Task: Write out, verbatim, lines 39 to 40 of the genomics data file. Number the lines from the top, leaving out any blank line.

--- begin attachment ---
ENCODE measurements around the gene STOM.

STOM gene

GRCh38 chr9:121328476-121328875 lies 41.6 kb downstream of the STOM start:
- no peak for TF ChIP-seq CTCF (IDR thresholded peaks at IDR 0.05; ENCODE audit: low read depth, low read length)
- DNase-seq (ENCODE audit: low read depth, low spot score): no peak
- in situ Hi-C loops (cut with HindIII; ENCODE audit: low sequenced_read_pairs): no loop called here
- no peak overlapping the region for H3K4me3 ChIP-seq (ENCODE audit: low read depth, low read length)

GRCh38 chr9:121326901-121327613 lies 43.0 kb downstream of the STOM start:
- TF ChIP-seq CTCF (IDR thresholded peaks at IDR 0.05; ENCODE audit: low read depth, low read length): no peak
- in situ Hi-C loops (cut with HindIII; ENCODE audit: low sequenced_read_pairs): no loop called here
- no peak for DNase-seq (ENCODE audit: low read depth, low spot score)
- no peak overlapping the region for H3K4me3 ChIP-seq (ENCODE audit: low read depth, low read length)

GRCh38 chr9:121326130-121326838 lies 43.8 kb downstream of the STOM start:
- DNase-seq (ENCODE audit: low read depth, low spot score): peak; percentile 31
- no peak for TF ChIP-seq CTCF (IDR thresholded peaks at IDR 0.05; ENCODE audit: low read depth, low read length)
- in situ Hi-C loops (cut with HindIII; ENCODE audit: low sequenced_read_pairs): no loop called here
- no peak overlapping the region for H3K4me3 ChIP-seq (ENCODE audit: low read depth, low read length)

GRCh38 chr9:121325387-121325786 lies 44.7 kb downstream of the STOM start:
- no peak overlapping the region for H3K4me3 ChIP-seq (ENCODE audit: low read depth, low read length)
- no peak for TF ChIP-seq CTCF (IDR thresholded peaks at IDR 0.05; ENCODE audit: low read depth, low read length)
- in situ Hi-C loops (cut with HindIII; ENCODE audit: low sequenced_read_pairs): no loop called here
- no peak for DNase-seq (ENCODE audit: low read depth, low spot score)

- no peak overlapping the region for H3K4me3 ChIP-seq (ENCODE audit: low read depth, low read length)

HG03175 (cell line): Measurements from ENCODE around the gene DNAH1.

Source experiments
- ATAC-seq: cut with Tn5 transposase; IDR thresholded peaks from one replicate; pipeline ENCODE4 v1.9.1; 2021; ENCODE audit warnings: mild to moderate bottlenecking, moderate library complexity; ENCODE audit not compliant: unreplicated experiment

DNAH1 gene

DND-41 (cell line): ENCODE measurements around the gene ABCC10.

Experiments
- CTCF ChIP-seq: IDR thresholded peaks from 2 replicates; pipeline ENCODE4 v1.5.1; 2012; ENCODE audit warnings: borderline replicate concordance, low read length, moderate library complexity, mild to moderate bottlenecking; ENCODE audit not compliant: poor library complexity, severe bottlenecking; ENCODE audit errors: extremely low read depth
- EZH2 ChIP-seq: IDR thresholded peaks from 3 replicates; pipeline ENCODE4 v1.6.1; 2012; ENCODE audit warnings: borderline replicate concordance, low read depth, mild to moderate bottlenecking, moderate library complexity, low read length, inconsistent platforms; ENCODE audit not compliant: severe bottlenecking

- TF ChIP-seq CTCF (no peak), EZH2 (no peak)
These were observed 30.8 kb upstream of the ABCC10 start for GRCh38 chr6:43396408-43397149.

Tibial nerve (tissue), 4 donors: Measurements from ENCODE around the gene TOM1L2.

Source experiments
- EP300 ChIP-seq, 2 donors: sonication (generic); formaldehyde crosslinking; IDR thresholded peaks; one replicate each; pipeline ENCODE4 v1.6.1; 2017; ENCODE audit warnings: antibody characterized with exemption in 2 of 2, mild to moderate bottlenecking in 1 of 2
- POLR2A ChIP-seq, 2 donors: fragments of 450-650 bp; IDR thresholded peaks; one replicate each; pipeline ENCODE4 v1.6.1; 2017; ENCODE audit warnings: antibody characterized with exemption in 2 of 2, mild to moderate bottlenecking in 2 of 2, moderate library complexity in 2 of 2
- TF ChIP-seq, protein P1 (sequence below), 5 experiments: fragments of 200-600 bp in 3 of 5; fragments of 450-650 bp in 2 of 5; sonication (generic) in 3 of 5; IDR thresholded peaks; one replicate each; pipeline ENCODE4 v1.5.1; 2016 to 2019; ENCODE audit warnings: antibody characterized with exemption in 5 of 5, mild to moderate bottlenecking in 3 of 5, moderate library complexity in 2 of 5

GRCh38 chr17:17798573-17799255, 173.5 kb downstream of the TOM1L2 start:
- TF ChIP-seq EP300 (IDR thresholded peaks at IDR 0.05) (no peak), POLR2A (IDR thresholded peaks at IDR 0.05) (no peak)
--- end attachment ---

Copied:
GRCh38 chr17:17798573-17799255, 173.5 kb downstream of the TOM1L2 start:
- TF ChIP-seq EP300 (IDR thresholded peaks at IDR 0.05) (no peak), POLR2A (IDR thresholded peaks at IDR 0.05) (no peak)